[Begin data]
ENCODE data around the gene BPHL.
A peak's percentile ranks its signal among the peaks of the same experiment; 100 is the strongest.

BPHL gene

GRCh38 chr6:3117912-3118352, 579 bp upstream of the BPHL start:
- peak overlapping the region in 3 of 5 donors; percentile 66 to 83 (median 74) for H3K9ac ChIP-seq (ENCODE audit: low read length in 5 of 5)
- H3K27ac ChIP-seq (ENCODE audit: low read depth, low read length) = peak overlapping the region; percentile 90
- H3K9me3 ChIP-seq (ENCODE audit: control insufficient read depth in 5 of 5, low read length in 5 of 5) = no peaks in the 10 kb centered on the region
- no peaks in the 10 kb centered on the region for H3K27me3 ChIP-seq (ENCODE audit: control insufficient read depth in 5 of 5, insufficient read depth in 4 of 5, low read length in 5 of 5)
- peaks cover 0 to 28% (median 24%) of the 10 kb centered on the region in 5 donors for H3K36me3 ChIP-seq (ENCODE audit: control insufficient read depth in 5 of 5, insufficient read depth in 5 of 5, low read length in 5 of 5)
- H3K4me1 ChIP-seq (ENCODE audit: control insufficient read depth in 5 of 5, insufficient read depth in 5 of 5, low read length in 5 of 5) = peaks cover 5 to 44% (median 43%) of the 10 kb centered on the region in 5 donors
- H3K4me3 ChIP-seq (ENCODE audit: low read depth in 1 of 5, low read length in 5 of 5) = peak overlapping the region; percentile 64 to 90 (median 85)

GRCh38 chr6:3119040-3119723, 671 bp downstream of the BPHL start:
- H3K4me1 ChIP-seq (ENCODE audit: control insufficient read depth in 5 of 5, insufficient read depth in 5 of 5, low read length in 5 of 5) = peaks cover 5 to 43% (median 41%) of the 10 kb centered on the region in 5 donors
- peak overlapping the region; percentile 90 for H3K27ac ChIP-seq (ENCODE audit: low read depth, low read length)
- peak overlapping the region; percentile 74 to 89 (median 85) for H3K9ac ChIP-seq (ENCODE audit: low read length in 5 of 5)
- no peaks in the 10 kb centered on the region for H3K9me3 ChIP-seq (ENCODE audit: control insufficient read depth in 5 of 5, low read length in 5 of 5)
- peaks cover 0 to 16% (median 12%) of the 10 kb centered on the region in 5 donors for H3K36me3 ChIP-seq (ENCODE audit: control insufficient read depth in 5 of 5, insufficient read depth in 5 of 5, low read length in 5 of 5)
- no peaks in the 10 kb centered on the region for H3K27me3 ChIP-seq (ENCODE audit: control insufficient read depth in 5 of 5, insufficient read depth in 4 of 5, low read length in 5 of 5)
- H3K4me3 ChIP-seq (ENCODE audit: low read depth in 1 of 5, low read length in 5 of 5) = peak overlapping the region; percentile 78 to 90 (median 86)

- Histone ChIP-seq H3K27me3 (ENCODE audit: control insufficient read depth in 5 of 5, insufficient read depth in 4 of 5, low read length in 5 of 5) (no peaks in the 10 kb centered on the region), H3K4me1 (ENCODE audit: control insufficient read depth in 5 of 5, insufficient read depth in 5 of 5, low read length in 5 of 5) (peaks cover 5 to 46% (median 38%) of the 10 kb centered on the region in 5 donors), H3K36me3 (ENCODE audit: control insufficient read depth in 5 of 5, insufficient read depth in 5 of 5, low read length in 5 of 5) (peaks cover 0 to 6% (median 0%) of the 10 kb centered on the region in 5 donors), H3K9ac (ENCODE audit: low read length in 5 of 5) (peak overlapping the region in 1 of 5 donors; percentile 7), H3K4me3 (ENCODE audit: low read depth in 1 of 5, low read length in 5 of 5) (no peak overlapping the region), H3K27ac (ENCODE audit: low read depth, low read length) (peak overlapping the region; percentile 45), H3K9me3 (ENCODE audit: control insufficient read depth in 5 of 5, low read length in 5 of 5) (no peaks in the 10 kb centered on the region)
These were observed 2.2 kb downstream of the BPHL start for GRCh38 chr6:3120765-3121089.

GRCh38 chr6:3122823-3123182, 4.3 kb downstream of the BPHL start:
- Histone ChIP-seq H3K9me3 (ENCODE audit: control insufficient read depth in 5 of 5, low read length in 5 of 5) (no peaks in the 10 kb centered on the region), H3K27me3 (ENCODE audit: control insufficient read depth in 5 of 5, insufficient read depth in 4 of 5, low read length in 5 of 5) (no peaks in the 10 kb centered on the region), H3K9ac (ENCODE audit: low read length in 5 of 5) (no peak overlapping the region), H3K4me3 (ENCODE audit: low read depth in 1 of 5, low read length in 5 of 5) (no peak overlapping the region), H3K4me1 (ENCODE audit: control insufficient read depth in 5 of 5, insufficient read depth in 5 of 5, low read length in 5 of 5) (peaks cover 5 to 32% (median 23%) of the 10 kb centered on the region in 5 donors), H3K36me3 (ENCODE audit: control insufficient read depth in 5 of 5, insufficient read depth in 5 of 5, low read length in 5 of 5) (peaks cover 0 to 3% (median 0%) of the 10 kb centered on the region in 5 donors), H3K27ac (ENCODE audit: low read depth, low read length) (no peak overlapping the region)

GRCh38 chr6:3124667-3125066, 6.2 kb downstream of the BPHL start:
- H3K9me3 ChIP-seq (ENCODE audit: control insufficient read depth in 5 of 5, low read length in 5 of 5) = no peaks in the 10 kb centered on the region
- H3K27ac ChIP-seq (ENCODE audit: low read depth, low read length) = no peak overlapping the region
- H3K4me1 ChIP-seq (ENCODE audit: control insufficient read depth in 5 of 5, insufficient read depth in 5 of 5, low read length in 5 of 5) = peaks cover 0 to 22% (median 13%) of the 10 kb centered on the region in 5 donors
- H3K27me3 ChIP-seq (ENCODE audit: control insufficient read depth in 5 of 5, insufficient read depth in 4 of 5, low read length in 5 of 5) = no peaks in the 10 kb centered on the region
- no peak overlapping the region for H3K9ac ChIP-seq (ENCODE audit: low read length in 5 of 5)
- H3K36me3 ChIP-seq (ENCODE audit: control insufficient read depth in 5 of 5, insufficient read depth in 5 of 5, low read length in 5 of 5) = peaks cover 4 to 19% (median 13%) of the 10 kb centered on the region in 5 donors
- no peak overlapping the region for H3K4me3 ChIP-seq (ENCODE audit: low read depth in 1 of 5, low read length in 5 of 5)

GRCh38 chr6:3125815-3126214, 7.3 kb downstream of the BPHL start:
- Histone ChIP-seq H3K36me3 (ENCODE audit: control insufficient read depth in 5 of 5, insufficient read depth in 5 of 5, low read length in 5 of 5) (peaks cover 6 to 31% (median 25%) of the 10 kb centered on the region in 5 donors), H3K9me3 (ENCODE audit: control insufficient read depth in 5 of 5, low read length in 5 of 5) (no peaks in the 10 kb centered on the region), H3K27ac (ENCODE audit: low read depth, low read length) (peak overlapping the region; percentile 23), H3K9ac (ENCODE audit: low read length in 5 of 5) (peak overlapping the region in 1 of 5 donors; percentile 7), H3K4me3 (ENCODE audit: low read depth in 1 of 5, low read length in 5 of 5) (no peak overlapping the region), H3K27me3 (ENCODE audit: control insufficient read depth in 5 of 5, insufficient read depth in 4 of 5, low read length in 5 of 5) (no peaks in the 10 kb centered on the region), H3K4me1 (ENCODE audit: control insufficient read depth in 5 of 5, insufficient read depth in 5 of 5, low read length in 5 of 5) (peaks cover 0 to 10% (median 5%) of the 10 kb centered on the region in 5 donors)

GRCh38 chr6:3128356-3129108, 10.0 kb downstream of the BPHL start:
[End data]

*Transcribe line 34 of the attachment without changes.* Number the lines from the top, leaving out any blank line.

GRCh38 chr6:3128356-3129108, 10.0 kb downstream of the BPHL start: